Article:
The 1031 exchange has a role in the situation where a larger size investment is to be liquidated and the investor is going to be acquiring real property anyway with the proceeds. The larger tax deferral is able to offset the exchange fees involved, make the dollar amount of immediate tax savings large enough to be worth the effort and risk, and not alter the end goal. The investor who wants out of real estate, to invest in something less active, time consuming or less risky, or to spend the proceeds on something else, does not accomplish his goals with a 1031 exchange. Altering his goals to defer taxes, when tax rates are at a 80 year low, is a foolhardy move.

Outstanding post Don. I couldn't agree more.

I am always stuck by how often the benefits of a 1031 are over-advertised and the limitations downplayed or ignored.

Is it a great tool to have your tool box? Absolutely, in the right situation for the right seller with the right goals. 

The minimum size threshold for its usefulness paired with the timing restrictions make it not so useful for most folks I think, compared to other tools. 

Most put the cart in front of the horse and end up rushing into a sub-par deal. Like anything, the devil is in the details and I get the feeling not a lot of folks have a firm grasp on the many difficulties that are entailed in the 1031 process. 

Stepping over dollars to pick up dimes in a lot of cases.

@Bill F. , @Don Konipol  I love the dialogue.  I certainly respect your opinions and you're both absolutely right - the 1031 is not for every transaction.  I've been doing them on my own investments for over 20 years and have to say that yes there are times when the 1031 was not the right move.  But those times were the minority.  And given that there's been an average of around 400,000 1031 exchanges accomplished every year since 1997 I wouldn't think these are all being done by short sighted tail wagging the dog kind of people.  Can I offer a bit of a counter point?

1. The $83K tax bill that was mentioned by Don - is it small in relation to a$1 mil gain? Sure.  But it also represents about $6,000 of annual income if invested at 7%.  $6000 may not seem like much but it's real money.  And if you take that $6000 out 10 years in a compounding reinvestment model over 10 years then that little bit of savings becomes $100K.  And that's how wealth is built.  What you keep is every bit as important as what you make.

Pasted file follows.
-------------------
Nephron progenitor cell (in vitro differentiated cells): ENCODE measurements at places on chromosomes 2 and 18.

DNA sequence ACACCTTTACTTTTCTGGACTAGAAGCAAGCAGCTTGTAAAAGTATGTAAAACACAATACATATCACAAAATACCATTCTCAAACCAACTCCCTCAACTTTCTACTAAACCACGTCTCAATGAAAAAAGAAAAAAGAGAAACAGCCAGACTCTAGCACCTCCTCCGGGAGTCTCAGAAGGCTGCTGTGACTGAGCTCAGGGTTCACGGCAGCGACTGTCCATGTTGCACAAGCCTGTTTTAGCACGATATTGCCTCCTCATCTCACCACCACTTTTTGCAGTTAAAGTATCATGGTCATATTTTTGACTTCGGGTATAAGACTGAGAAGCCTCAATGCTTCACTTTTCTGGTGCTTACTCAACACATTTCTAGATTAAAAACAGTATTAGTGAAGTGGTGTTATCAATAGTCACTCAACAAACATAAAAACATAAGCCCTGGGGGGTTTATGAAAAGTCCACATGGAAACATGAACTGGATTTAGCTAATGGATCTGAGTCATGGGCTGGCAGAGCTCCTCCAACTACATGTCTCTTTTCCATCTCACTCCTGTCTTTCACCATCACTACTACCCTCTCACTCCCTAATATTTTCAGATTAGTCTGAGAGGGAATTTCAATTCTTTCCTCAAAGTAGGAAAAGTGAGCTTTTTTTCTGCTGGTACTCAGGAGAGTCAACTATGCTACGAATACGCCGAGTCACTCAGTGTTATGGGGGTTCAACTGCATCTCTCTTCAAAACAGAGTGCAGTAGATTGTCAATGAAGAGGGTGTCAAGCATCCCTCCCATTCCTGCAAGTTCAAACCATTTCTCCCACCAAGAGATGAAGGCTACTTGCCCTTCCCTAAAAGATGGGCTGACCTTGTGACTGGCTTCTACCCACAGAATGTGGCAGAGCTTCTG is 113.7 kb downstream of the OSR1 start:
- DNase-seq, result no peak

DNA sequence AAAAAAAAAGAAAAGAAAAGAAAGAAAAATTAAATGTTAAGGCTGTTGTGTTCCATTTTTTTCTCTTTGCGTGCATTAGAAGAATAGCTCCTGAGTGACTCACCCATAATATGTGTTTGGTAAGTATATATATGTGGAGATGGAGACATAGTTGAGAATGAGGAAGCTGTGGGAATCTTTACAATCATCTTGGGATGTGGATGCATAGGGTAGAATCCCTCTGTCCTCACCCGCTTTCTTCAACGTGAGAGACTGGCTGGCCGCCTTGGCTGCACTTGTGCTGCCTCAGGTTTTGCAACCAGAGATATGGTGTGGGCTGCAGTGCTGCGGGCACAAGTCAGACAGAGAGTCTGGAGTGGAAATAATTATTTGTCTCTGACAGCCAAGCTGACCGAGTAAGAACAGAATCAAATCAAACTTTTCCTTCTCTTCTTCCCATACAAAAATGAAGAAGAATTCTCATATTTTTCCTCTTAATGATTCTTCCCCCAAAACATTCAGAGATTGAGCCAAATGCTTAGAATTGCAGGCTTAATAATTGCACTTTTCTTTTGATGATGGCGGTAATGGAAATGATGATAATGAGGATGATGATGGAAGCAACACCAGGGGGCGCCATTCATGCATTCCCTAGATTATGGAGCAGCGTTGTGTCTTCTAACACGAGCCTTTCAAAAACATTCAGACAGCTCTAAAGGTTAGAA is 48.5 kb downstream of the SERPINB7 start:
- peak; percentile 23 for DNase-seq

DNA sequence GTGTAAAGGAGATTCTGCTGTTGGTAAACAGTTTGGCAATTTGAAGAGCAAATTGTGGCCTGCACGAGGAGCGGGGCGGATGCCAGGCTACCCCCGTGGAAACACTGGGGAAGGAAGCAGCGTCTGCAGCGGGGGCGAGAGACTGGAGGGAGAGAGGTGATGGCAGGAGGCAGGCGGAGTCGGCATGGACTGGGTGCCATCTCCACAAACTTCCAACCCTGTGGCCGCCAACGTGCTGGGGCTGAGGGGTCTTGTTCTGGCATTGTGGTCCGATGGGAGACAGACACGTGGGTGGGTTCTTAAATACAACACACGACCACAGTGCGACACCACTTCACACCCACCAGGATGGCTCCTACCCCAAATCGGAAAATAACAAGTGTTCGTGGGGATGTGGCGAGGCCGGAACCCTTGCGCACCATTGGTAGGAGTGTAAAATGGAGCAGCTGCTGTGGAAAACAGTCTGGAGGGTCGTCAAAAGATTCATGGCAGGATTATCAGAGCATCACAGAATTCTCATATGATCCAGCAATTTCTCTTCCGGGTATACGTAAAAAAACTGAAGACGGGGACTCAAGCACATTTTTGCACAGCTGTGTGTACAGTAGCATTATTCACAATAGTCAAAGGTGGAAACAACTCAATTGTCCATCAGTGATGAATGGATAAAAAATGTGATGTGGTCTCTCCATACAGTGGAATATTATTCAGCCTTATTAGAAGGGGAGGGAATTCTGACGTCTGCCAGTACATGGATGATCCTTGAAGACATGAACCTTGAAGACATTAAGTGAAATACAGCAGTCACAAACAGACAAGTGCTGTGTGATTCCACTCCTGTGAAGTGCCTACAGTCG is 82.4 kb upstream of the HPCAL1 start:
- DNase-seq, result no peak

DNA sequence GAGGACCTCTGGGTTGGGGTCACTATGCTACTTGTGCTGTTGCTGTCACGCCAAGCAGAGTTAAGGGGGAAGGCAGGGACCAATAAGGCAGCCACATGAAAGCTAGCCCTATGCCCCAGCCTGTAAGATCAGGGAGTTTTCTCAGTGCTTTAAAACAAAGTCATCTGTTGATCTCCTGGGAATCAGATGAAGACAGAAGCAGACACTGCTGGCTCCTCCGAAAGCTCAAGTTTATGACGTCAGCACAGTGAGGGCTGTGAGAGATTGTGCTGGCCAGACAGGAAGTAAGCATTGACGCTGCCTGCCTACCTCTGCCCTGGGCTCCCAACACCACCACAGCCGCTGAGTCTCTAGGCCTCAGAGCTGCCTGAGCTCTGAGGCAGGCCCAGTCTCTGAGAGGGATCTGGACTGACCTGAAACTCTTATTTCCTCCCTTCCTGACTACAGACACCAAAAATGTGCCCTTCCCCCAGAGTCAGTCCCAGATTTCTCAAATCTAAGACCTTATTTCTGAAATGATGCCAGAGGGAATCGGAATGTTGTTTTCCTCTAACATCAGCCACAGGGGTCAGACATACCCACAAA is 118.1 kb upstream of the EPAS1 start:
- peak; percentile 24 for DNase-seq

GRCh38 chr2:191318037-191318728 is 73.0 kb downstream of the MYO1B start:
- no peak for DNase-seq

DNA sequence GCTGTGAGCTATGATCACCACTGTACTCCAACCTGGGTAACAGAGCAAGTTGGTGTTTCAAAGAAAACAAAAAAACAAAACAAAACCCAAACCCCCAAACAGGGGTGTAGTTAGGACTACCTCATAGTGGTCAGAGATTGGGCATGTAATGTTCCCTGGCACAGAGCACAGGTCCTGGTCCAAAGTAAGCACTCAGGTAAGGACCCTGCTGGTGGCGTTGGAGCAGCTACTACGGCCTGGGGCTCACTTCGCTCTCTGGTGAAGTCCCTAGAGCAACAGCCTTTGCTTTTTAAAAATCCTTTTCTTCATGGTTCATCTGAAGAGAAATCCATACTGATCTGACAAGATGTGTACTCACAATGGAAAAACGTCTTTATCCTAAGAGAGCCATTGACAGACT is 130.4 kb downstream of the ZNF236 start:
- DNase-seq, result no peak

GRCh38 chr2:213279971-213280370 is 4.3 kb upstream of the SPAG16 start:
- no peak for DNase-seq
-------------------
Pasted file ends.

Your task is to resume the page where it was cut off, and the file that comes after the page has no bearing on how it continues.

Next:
2. Of course #1 would be moot if as Don said the costs of trying the 1031 are as much as the tax savings.   But they aren't - not even close.  A 1031 of that size would cost around $1000 - $2000.  Now certainly Don was also alluding to the outcome of a bad purchase to accommodate the 1031.  That's a valid concern.  But to follow the "stepping over dollars to pick up dimes analogy.  Why would any investor intent on purchasing more real estate not be willing to spend $1000 to purchase the opportunity to save $83,000.  If they cannot find suitable replacements then let the exchange die.  You just lost $1000 and your tax plus loss is is now $84,000.  Not much of a difference is it.  And yes, we do have a few clients who do just that.  But the vast vast vast majority of folks who start exchanges find replacements that meet their investing requirements.  

3. Bill I'd actually say that the smaller the gain and the investor the more important it is to shelter as much of the profit as possible. It's not the huge contributions at the end of a working career that make your IRA look good. It's the small drips and drops over the years. The 10,000 of tax saved by a young investor now will be far more impactive on their life than the $83,000 paid by the investor above at the end of their career. Another perspective on the power of compounding.

4. Besides the "people settle on sub par replacements" deal , the other phantom fear I hear all the time is "better to pay the taxes now than when they go up".   I spose that might be true.  But since we're in an 80 year cycle of decreasing or stagnant  taxes https://bradfordtaxinstitute.com/Free_Resources/Federal-Income-Tax-Rates.aspx . and https://www.fool.com/retirement/2017/02/11/a-95-year-history-of-maximum-capital-gains-tax-rat.aspx it's a little hard to take that fear too seriously.  And if that's really then case then why the heck is my accountant and every financial advisor under the sun yelling at me to maximize my 401K and IRAs???  Because tax deferral is an incredibly powerful force that will change your life if you exercise it with discipline and consistency - particularly when you're young.

I think the situation is really more like what @Jay Hinrichs said.  Folks don't understand it.  A tool is only as good as the wielder.  Where' people falter is in not understanding the options to use it in various sectors and stages of a market.  It's a long term benefit for sure just like any other tax advantaged vehicle - from bonds to 401Ks and IRAs.